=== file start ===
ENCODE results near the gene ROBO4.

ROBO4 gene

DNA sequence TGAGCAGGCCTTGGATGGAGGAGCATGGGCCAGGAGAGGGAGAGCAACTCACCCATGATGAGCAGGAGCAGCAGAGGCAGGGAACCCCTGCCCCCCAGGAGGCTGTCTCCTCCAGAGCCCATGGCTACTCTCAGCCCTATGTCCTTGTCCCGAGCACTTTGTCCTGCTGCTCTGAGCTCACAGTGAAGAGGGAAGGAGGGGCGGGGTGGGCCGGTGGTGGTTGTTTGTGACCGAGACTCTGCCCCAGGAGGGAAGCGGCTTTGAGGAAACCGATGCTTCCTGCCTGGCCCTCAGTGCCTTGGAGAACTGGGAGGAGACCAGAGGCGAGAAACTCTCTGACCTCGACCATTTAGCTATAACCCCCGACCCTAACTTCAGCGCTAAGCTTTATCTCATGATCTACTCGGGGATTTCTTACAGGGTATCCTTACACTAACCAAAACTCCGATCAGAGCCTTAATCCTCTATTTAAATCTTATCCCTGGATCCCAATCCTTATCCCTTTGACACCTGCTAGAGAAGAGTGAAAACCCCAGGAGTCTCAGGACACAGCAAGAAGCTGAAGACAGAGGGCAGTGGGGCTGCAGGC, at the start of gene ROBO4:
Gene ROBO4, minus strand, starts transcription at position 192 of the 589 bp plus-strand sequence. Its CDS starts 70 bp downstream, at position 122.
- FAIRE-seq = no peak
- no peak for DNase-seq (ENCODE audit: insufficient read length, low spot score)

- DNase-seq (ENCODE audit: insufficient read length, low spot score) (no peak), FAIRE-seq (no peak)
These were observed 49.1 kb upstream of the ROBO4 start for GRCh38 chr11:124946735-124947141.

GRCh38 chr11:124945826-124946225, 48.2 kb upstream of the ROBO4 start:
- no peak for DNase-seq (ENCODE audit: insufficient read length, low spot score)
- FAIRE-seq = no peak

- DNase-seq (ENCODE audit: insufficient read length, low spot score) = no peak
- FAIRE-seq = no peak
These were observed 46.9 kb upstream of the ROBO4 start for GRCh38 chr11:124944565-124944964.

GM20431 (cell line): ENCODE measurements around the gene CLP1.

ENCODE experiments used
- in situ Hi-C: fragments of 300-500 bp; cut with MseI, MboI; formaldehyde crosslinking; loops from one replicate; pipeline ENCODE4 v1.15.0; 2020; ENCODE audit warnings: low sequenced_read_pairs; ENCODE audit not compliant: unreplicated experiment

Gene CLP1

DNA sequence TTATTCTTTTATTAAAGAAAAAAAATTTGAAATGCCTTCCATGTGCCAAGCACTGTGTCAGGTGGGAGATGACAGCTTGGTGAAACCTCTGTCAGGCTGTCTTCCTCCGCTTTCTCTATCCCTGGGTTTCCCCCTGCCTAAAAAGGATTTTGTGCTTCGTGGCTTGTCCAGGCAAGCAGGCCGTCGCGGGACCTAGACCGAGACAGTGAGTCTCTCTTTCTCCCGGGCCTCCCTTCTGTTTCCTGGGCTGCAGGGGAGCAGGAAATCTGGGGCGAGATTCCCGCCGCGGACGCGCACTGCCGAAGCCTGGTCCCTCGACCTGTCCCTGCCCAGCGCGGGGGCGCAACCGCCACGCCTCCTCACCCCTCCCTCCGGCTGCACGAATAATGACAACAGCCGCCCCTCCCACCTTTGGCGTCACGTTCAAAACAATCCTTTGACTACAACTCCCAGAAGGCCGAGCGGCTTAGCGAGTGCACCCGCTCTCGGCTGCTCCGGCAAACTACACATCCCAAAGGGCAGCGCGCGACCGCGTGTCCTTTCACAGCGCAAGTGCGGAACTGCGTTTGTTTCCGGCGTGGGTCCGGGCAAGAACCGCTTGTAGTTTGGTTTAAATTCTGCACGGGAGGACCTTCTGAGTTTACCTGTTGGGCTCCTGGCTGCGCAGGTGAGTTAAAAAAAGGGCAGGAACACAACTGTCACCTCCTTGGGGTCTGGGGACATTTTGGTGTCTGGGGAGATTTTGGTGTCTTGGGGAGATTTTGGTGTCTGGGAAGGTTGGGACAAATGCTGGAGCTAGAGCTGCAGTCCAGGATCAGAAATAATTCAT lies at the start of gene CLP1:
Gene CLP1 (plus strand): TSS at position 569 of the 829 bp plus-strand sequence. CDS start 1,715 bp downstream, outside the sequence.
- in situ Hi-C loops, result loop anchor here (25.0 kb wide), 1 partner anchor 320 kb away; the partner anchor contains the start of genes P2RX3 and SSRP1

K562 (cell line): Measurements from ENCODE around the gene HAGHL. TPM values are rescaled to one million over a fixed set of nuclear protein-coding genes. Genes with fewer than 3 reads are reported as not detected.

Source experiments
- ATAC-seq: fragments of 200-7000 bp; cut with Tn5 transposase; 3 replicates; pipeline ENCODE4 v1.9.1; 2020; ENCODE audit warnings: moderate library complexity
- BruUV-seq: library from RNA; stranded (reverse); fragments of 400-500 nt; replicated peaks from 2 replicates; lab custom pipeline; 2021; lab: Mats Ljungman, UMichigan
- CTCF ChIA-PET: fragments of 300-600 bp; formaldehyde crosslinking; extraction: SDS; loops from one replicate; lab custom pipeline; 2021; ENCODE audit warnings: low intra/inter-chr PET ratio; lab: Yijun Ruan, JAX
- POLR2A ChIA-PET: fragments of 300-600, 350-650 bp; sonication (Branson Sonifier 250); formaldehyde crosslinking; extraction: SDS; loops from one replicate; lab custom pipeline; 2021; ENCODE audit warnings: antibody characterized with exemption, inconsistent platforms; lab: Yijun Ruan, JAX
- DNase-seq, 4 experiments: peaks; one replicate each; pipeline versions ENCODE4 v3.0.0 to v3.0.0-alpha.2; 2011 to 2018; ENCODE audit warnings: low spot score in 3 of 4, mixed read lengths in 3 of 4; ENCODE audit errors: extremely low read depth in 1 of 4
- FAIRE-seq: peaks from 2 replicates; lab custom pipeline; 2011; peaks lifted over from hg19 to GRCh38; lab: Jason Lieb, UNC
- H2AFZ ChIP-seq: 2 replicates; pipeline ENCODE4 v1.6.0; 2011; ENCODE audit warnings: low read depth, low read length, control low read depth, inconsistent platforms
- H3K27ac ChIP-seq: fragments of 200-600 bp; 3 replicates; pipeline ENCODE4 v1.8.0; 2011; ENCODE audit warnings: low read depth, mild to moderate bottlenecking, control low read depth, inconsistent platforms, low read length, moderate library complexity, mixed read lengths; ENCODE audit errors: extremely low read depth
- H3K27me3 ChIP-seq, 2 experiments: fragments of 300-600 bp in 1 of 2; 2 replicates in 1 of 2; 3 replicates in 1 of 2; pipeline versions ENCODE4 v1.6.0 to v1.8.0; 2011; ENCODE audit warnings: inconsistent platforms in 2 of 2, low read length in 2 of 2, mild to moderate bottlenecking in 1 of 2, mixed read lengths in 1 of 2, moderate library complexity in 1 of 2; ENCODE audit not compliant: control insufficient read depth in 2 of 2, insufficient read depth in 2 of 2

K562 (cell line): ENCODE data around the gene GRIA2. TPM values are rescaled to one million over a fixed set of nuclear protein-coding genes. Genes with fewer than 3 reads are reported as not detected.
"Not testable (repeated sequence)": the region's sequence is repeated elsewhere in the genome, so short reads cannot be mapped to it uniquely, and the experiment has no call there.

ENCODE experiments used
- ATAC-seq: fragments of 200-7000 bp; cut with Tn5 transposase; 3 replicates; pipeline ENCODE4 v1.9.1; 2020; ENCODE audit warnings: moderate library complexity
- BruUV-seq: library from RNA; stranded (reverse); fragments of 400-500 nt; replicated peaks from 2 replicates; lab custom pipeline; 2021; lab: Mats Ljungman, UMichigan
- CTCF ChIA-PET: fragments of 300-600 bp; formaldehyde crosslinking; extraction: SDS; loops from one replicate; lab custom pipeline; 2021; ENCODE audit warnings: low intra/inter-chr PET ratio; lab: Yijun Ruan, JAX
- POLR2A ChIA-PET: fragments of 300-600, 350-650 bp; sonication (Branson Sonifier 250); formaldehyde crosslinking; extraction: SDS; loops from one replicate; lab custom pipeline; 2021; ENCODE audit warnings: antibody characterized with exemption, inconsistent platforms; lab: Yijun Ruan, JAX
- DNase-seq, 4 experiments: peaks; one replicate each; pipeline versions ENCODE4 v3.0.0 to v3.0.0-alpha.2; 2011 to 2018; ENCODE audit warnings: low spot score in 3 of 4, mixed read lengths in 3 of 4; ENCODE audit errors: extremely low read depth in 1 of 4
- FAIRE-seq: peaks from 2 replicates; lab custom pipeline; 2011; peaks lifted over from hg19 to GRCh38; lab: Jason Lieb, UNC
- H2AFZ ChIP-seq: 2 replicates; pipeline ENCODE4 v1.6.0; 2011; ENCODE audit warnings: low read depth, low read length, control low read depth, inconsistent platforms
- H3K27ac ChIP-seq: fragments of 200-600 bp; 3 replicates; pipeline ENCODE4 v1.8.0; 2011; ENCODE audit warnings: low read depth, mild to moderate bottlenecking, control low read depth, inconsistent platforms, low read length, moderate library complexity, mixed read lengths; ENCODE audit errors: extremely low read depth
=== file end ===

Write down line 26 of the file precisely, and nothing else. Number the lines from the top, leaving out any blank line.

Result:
- CTCF ChIA-PET: fragments of 300-600 bp; formaldehyde crosslinking; extraction: SDS; loops from one replicate; lab custom pipeline; 2021; ENCODE audit warnings: low intra/inter-chr PET ratio; lab: Yijun Ruan, JAX